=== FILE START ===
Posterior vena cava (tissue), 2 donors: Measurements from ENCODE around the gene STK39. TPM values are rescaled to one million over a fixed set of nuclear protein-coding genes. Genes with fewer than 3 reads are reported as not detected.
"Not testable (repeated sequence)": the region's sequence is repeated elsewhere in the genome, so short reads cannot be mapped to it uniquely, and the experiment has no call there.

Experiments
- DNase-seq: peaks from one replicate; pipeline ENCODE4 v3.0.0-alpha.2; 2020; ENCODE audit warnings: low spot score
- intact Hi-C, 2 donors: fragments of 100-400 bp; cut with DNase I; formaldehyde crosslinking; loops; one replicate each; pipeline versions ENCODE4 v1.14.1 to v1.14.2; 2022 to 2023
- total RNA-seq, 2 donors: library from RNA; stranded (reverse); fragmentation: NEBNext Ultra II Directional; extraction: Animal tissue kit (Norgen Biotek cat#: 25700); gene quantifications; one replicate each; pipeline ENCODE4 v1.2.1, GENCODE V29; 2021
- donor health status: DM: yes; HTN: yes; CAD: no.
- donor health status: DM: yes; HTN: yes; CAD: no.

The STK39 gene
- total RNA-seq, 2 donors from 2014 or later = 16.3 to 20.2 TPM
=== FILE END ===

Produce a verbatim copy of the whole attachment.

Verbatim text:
Posterior vena cava (tissue), 2 donors: Measurements from ENCODE around the gene STK39. TPM values are rescaled to one million over a fixed set of nuclear protein-coding genes. Genes with fewer than 3 reads are reported as not detected.
"Not testable (repeated sequence)": the region's sequence is repeated elsewhere in the genome, so short reads cannot be mapped to it uniquely, and the experiment has no call there.

Experiments
- DNase-seq: peaks from one replicate; pipeline ENCODE4 v3.0.0-alpha.2; 2020; ENCODE audit warnings: low spot score
- intact Hi-C, 2 donors: fragments of 100-400 bp; cut with DNase I; formaldehyde crosslinking; loops; one replicate each; pipeline versions ENCODE4 v1.14.1 to v1.14.2; 2022 to 2023
- total RNA-seq, 2 donors: library from RNA; stranded (reverse); fragmentation: NEBNext Ultra II Directional; extraction: Animal tissue kit (Norgen Biotek cat#: 25700); gene quantifications; one replicate each; pipeline ENCODE4 v1.2.1, GENCODE V29; 2021
- donor health status: DM: yes; HTN: yes; CAD: no.
- donor health status: DM: yes; HTN: yes; CAD: no.

The STK39 gene
- total RNA-seq, 2 donors from 2014 or later = 16.3 to 20.2 TPM